The Northern Virginia Daily's Political Depot

A service for our readers outside the Northern Shenandoah Valley... a sampling of The Daily's political coverage, plus unofficial, 'reporter's notebook' stuff. And occasional dry humor...

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Location: Strasburg, Virginia

Friday, March 24, 2006

Conservation is lawmakers’ newest issue; A1

State budget still causing conflict

By Garren Shipley
(Daily Staff Writer)

The House of Delegates opened a new front in the General Assembly budget standoff on Tuesday, this time over conservation.

Local preservationists say they have a lot riding on the outcome.

House Speaker William J. Howell, R-Fredericksburg, said the Senate’s budget proposal “encourages [urban] sprawl” by placing new limits on a conservation tax credit program.

The two houses are still trying to find a compromise on a two-year state budget and a plan to mend the state’s ailing transportation system. Both financial plans are similar in the amounts of money they spend on things like education and public safety, but differ starkly in how they get there.

Senators have proposed a budget based on about $1 billion in new taxes for transportation each year, while the House backs a $2 billion, four-year plan that uses bonds and the state surplus for specific improvements in Northern Virginia and Hampton Roads.

With less than a week until a special legislative session begins, Howell said the Senate’s budget plan contains provisions that would hobble a state incentive program that gives tax credits to people who preserve land via conservation easements.

Environmental and conservation groups including Piedmont Environmental Council, Scenic Virginia, the Civil War Preservation Trust and the Middle Peninsula Land Trust were on hand in support of the House positions.

Both Frederick and Clarke counties operate conservation easement authorities that accept and hold donations from residents, and a state cap on the tax credit could be “very bad,” according to Wingate Mackay-Smith, who leads the Clarke County effort.

By donating an easement, land owners can give up the right to develop their property in perpetuity, giving or selling such authority to a nonprofit agency or government.

Present law allows donors to write off half the value of their donations from their individual or corporate state income taxes, as much as $100,000 per year or whatever it takes to zero out their income tax liability.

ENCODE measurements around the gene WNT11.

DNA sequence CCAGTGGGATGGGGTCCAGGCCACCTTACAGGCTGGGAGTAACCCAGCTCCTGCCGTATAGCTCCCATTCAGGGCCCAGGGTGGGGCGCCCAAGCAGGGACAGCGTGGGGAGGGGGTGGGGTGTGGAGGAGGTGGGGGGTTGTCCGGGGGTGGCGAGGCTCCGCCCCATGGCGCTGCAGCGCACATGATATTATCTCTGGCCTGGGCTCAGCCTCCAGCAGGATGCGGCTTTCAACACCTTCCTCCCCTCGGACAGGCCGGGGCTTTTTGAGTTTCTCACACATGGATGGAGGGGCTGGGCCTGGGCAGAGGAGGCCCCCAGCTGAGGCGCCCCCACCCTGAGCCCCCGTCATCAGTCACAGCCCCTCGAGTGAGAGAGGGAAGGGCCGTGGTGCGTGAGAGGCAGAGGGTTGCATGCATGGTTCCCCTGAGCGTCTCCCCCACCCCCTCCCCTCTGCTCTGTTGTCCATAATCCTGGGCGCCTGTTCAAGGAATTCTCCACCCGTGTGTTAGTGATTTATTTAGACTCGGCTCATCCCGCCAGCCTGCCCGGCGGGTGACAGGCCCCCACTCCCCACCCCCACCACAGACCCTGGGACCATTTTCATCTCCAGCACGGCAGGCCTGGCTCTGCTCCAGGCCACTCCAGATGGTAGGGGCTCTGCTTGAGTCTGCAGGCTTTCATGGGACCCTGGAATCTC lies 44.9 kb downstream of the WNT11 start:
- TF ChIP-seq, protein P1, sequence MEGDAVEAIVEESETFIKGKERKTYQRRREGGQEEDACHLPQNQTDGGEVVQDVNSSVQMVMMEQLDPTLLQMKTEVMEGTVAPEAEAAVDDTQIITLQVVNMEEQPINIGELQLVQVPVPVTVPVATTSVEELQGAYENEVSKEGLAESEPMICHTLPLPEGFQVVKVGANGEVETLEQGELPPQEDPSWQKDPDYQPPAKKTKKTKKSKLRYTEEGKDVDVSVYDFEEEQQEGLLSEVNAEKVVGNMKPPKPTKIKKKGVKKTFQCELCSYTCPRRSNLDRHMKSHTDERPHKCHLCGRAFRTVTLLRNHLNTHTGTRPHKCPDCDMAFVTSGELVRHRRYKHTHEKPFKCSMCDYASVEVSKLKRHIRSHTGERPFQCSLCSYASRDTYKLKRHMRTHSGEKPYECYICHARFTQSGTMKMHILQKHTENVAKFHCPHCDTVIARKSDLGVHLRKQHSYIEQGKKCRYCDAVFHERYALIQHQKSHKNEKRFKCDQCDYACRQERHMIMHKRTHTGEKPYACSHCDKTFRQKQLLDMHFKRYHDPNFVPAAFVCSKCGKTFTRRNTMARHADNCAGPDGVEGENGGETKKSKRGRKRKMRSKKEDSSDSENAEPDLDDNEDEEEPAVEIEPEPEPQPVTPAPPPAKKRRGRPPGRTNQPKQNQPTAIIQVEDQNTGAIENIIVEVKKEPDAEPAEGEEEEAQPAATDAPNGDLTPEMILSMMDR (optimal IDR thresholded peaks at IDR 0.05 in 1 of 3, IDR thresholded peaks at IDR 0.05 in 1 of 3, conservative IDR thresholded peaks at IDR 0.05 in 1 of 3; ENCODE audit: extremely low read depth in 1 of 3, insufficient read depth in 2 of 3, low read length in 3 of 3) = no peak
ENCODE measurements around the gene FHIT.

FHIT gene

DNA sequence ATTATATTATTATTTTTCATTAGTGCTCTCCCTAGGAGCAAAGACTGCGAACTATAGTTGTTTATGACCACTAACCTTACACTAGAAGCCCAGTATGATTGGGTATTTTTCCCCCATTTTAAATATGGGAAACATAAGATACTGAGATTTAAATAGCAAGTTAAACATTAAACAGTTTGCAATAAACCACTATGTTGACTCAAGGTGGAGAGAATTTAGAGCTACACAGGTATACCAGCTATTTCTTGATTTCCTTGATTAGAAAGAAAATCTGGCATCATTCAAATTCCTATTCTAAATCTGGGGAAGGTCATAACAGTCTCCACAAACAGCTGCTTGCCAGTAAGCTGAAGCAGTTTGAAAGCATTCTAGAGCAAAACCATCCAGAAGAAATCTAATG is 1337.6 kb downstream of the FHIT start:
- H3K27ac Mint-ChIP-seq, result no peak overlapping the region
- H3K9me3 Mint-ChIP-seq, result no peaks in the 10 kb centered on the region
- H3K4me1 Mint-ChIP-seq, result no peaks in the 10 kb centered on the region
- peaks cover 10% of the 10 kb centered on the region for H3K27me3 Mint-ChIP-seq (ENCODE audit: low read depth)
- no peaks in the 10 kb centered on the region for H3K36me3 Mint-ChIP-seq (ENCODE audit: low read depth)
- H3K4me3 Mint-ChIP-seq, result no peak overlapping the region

For example, an easement that reduces a property’s market value by $1 million generates a $500,000 tax credit. The donor can apply up to $100,000 toward state income taxes for five years, or sell the credits to someone else.

Both sides of the legislature wanted to change the rules.

Delegates want to expand the program by removing the $100,000 annual cap and make credits inheritable — allowing survivors to inherit the credits after a donor’s death.

But the Senate moved to limit the program, and imposed a cap of $600,000 in tax credit on any single donation, while leaving the $100,000 credit-use limit in place, as well as placing a cap on the total amount of credits given each year.

Had the Senate rules been in effect for the four-year life of the program, it would have cut the amount of tax credits by more than 44 percent, according to the Virginia Department of Taxation. Going forward, it would keep an additional $33.6 million in the state’s coffers each year.

Neither of the two chief patrons of the Senate plan, Sens. Emmett W. Hanger, R-Mount Solon, and John C. Watkins, R-Midlothian, immediately returned calls to their Richmond or district offices for comment, nor did Sen. H. Russell Potts Jr., R-Winchester.

Potts voted for the Senate bill on final passage. The area’s other Senate representative, Sen. Mark Obenshain, R-Harrisonburg, voted against the measure.

Just less than 15 percent of the entire land mass of Clarke County is under some form of conservation easement, according to the Piedmont Environmental Council.

Frederick County’s program simply wouldn’t exist without the tax credit program, said Richie Wilkins, chairman of the authority. And as land values go up, donations could hit a $600,000 credit cap quickly.

“There are a very few people that own big chunks of” Frederick County, he said, and tax credits are one of a handful of incentives for owners to preserve rather than develop.

Under the Senate plan, Frederick County’s program might dry up rather quickly, he said. “The only way to get the full value out of the [tax] credits is to use them yourself.”

New limits on the program would “hurt people earnestly trying to preserve their farms,” said Mackay-Smith, as one or two large donations might take up all the available credit.

Legislators are due back in Richmond to begin a special session to deal with the budget on Monday.